After an extreme high, Elijah was experiencing an extreme low. The minor key of “Mr. Lonely” was stuck in his head. But God was about to repair him and get him ready to do his work again. “The Lord said, ‘Go out and stand on the mountain in the presence of the Lord, for the Lord is about to pass by’” (1 Kings 19:11).

A great and powerful wind came, but the Lord wasn’t in the wind. After the wind was an earthquake, and after the earthquake came a fire, but the Lord was not in either. And after those? A gentle whisper: “What are you doing here, Elijah?” (verse 13). In one gentle whisper, the Lord called Elijah to look up. In the next quiet words, he pointed Elijah back to his community and to his purpose.

It is easy to play the victim. It is tempting to throw ourselves a pity party, complete with ice cream and Cheetos. We like to think we are the only ones who have ever felt this way; Satan feeds us that lie. But it does no good to waste away in self-pity and doubt. Instead, here’s what God calls us to do:

  1. Look up.

We have a big, big God. Look up. See his power and know he is in control of the wind and the fire and the rain. He’s got this. And somehow that big God has chosen to be with us always.

 “For I am convinced that neither death nor life, neither angels nor demons, neither the present nor the future, nor any powers, neither height nor depth, nor anything else in all creation, will be able to separate us from the love of God that is in Christ Jesus our Lord” (Romans 8:38,39).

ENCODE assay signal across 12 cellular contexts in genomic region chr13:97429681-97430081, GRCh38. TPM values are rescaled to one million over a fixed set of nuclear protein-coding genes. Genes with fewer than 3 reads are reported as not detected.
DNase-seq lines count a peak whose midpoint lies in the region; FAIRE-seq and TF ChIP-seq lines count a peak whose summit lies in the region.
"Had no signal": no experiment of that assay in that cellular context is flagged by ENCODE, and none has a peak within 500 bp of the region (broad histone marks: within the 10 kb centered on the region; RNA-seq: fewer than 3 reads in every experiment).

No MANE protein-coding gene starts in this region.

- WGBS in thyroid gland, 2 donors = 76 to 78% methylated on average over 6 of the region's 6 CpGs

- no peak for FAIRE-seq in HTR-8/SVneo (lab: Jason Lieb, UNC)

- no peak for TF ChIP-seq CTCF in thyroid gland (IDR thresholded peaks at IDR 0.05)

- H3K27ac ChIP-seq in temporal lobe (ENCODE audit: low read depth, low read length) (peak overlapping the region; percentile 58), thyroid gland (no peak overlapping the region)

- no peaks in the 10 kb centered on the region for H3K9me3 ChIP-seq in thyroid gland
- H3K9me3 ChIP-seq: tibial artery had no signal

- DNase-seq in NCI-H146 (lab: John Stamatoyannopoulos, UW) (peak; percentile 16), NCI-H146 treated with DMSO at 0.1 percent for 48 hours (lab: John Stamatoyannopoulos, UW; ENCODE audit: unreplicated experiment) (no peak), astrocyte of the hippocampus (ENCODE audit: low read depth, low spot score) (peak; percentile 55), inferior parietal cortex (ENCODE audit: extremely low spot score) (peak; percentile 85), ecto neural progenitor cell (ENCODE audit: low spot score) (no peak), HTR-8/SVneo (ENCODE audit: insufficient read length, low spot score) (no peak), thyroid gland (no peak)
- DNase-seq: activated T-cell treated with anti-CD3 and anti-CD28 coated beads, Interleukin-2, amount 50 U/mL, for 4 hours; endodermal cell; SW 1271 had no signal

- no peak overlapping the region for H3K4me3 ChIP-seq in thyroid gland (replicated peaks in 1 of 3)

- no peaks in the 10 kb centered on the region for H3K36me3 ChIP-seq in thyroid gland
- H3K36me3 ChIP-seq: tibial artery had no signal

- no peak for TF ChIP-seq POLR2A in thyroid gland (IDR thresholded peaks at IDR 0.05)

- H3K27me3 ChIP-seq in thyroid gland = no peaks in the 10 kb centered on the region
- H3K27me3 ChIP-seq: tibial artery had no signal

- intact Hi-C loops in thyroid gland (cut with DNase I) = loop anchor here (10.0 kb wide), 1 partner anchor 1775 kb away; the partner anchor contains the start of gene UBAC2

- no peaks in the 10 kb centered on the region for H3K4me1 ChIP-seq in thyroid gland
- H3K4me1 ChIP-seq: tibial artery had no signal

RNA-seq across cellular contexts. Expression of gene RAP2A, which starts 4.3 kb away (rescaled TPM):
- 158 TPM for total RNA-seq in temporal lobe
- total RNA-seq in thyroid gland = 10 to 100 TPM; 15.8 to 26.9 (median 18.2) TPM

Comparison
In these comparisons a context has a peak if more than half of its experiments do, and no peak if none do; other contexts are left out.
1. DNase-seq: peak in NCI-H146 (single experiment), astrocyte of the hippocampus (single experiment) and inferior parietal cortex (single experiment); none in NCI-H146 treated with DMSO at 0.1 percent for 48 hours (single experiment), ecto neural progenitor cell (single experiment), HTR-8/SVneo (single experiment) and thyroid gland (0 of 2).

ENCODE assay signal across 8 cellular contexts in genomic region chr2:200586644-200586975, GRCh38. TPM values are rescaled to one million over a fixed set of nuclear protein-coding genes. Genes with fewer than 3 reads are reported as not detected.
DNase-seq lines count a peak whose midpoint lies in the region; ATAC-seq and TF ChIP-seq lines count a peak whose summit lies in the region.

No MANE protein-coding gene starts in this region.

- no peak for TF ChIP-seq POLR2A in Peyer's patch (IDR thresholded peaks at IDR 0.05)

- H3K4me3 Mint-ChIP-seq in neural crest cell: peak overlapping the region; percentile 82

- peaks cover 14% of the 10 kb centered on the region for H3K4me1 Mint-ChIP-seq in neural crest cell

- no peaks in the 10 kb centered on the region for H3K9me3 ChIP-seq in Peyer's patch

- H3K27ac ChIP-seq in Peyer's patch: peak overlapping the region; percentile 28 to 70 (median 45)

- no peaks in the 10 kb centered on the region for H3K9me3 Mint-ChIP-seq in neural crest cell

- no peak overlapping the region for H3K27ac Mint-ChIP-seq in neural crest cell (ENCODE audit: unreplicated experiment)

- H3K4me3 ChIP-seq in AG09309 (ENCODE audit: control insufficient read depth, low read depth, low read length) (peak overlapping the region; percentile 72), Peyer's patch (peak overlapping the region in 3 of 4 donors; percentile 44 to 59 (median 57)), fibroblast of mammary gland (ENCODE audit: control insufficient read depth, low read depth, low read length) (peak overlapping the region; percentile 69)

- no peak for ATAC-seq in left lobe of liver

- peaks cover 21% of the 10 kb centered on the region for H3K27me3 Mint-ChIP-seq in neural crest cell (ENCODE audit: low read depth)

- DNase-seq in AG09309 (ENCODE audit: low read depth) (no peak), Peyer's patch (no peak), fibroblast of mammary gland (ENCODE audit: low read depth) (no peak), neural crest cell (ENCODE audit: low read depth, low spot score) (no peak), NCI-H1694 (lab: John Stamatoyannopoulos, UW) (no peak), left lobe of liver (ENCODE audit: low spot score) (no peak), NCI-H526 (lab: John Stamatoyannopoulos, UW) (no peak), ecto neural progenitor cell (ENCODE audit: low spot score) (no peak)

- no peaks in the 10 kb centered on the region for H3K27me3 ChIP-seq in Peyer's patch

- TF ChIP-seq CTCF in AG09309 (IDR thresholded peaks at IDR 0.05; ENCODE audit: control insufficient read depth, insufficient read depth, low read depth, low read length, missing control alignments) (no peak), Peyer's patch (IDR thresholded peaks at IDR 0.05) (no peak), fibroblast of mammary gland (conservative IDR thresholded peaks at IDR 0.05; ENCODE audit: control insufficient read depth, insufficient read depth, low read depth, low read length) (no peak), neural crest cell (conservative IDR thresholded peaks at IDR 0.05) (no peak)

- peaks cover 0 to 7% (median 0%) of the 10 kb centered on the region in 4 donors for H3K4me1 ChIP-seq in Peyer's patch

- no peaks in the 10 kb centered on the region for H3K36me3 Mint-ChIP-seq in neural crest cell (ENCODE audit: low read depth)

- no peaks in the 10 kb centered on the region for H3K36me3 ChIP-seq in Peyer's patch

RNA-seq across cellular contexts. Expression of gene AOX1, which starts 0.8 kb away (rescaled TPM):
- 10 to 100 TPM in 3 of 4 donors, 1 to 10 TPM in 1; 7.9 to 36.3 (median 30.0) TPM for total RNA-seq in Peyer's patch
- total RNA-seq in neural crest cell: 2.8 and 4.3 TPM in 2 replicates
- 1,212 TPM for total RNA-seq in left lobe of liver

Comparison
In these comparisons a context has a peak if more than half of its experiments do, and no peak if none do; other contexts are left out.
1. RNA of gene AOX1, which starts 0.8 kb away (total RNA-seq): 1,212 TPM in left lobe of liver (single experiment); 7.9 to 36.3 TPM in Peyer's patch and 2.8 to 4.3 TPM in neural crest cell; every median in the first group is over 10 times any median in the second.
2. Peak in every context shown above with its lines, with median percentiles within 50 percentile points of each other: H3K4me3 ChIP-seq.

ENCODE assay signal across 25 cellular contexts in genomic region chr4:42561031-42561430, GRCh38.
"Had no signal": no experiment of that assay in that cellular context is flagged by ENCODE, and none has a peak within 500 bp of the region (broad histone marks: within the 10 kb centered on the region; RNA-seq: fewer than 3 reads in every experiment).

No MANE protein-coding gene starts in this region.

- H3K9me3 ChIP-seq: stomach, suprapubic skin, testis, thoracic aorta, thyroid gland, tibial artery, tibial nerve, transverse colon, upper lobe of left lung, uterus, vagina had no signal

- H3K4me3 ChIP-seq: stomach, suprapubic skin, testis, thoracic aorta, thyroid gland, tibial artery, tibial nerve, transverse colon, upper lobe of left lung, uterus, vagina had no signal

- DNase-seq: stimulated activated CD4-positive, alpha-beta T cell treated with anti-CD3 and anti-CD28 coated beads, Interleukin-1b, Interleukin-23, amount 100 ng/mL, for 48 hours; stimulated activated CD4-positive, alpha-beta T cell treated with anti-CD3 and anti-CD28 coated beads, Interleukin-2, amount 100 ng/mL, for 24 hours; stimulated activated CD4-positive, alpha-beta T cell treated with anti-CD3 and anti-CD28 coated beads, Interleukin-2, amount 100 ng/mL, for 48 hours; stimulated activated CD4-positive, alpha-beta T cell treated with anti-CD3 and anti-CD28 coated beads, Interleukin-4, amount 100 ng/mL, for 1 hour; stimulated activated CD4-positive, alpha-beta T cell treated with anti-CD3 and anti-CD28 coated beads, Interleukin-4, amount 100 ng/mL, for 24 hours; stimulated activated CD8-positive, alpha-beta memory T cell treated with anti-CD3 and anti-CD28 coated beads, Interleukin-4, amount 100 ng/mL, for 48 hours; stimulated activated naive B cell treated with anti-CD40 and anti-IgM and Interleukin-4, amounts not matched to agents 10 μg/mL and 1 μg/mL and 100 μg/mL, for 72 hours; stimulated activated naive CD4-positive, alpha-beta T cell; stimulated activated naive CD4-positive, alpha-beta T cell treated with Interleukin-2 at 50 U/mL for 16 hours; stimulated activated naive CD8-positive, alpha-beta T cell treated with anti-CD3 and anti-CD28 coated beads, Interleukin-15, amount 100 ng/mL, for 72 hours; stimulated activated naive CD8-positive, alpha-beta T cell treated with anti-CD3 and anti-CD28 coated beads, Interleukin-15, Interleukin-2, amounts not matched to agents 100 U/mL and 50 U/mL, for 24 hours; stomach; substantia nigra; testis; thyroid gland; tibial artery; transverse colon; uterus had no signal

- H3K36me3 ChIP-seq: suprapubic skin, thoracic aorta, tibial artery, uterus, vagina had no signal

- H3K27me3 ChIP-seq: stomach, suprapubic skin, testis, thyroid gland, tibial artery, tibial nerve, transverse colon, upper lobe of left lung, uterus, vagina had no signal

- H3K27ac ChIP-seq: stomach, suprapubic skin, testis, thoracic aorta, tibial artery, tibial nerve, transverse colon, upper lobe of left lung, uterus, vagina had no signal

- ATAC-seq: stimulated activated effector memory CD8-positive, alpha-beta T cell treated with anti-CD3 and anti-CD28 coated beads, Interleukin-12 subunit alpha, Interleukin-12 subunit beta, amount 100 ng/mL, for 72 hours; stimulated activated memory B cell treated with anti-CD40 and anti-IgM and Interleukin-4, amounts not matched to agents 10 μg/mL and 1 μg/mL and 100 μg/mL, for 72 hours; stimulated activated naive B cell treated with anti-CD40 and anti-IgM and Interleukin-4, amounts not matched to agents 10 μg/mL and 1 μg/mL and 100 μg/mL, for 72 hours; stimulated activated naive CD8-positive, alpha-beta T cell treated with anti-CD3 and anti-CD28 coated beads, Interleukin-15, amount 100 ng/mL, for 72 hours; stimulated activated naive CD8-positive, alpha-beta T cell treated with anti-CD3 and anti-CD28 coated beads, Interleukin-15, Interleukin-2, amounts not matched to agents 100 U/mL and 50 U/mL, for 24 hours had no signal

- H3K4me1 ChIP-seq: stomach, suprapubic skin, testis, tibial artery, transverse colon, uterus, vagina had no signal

Read that again. And again. Read that anytime you’re feeling lonely and separated and scared. Stop looking inward; you’re can’t handle it all alone. Look up.

  1. Link up.

Sometimes feelings of loneliness are needed to remind us that we are not meant to do life alone. God is in the midst of his people; if you want to find God, seek out his people. Elijah made a mistake—he left his servant behind and fled solo. God had to remind him that he was not the only one left; there were still plenty of believers who had not bowed down to Baal—but Elijah had fled from them and isolated himself in that cave. God sent him back to the community of believers. Find people whom you can run to, people who might gently whisper to you, “What are you doing here?” and, “You are not alone.”

  1. Get up.

A prophet hiding in a cave is no prophet at all. Elijah had work to do, and we do too. God had to point him to his purpose; we are here for a purpose too. “For we are God’s handiwork, created in Christ Jesus to do good works, which God prepared in advance for us to do” (Ephesians 2:10).

He’s got work for us! He created us to be alive in this time and in this place, and we are workers in his kingdom. Whatever we are called to do, whatever gifts God has given us to use, we use them and do it all faithfully and to his glory. Find your purpose. Don’t hide away in a cave. Get up.

Perhaps you’re feeling like Mr. Lonely this holiday season. But when that tune starts to play in your head, remember Elijah. Remember your big God. And remember that gentle whisper that pointed Elijah to his people and his purpose. He was not alone. You are not alone. Look up. Link up. Get up.